Over the course of the past twenty-five years, as neoliberal economics has transformed the geopolitical landscape, monsters have overrun popular culture. This book explores literary, televisual, filmic and dramatic works from distant and diverse countries. It traces the vampire's evolution from the nineteenth-century past of industrial capitalism to the neoliberal present's accelerated violence and corrupt precarity, and discusses the NBC television mini-series Dracula, perfectly encapsulating our own post-recessionary subjectivity. The book addresses state capitalism but turns readers' attention away from the vampire and towards the ghost, focusing on the ways in which such spectral figures have come to dominate new German theatre. On the biotechnology sector, the book presents three examples: cinematic depictions of the international organ trade in Asia, the BAFTA award winning three-part series In the Flesh broadcast in BBC3, and literary representations of the dehumanised South African poor. The book moves from the global to the local, and charts the ways in which post-2006 house owners are trapped in the house by the current economic situation, becoming akin to its long-term resident ghosts. The ghost estates, reanimated and reimagined by the Irish artists and film-makers, are shown to embody the price paid locally for failures in global economic policy. The preoccupation with states of liminality is encapsulated by showing that the borders of the nation state have become a permeable membrane. Through this membrane, the toxic waste of first world technology seeps out alongside the murderous economic imperatives of the neoliberal agenda.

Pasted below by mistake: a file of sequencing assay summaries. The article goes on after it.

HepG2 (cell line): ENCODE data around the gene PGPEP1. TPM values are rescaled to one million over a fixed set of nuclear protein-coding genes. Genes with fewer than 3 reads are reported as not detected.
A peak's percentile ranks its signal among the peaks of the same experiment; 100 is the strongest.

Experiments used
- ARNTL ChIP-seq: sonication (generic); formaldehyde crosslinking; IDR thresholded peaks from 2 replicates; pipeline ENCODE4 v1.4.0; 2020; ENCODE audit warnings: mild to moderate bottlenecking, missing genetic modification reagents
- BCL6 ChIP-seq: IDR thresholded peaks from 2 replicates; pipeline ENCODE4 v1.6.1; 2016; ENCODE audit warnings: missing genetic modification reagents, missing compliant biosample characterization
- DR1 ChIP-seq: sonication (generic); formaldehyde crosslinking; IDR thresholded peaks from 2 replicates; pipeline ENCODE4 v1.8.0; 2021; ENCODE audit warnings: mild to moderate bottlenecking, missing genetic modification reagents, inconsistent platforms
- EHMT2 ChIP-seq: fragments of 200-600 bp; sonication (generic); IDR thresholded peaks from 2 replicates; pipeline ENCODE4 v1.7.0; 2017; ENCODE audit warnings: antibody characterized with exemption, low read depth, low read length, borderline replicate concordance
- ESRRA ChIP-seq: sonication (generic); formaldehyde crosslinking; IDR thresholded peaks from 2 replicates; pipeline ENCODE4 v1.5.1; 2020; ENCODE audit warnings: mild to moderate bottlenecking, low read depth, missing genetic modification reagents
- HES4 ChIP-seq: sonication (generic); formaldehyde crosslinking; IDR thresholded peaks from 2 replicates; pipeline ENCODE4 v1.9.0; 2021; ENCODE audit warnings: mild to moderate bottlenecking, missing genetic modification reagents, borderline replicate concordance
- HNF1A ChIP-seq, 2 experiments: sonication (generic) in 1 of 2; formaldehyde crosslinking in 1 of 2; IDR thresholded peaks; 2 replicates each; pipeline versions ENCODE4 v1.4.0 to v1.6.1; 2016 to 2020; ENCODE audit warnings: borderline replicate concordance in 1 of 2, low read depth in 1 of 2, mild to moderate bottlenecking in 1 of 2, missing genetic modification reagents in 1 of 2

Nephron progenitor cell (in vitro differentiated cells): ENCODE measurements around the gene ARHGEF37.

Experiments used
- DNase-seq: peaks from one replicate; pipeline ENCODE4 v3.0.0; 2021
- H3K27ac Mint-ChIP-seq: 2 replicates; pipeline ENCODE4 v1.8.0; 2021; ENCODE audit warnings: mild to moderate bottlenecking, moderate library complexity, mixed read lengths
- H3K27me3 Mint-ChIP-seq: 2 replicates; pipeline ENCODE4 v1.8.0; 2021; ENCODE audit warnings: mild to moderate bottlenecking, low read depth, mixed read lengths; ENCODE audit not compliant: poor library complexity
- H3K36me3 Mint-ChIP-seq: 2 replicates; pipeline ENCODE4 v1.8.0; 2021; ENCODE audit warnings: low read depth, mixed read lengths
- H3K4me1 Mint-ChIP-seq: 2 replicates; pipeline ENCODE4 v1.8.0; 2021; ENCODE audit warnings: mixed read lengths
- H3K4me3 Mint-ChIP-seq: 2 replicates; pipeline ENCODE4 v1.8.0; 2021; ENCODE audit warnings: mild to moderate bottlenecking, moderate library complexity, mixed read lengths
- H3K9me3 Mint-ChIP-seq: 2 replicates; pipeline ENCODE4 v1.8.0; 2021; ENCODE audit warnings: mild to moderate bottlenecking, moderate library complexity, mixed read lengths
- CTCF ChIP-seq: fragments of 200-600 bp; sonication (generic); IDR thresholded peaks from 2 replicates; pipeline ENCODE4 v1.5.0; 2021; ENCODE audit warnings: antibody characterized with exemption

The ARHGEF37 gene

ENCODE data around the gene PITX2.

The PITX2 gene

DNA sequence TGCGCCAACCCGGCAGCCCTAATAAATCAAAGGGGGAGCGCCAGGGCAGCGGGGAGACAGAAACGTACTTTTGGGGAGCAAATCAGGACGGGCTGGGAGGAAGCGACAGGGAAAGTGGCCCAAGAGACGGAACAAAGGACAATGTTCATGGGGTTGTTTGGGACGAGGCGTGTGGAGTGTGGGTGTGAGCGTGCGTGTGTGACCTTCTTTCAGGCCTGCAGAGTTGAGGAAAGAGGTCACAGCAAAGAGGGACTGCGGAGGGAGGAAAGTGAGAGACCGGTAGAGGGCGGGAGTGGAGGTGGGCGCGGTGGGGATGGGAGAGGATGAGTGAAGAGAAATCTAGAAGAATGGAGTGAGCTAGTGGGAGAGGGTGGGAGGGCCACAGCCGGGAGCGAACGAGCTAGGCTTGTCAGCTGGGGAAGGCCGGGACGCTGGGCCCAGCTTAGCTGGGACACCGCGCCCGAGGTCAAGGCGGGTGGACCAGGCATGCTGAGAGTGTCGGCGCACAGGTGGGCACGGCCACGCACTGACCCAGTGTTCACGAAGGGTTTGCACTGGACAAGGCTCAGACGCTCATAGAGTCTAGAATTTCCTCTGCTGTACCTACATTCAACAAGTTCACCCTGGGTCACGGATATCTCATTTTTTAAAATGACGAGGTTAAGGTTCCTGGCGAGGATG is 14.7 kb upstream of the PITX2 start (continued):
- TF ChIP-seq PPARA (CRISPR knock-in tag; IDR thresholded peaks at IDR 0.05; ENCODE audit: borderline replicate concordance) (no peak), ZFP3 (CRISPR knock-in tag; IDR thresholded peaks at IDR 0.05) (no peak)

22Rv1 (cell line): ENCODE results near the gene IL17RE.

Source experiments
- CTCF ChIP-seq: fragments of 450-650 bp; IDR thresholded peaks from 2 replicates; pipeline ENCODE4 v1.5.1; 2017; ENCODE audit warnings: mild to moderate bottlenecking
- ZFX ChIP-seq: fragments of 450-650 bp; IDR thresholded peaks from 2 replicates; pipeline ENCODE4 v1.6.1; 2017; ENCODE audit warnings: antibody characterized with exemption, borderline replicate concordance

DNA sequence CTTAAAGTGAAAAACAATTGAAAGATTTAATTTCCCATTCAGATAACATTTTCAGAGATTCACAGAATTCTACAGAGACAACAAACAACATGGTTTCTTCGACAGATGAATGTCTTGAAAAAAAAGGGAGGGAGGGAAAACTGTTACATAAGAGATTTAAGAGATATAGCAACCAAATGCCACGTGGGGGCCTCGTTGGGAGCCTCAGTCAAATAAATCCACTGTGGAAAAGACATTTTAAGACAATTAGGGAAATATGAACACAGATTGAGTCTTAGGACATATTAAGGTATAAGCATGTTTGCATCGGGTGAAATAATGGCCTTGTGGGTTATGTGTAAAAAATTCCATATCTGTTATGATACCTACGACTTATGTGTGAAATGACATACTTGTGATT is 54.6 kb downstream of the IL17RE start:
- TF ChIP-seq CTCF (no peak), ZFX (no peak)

estates are shown to embody the price
paid locally for failures in globaleconomicpolicy, the domestic sphere
having become an anxious and unstable space, and its inhabitants mere
ghosts of a future that never came to pass.
Part IV. Crossing borders
As the seductive yet deadly figure
of the undead-yet-living vampire attests, the gothic has long walked the
line between modes of
economicpolicy and forms the foundation of economic reforms imposed on developing and conflict-affected states
by institutions such as the World Bank and International Monetary Fund.
Beginning in the late 1970s, this ideological discourse was operationalised by
the above institutions in what came to be known as the Washington
Consensus. Based on neo-liberal principles, policies of fiscal discipline, liberalisation, deregulation and privatisation were prescribed to developing and
developed nations alike (Krogstad, 2007). The failure of this consensus to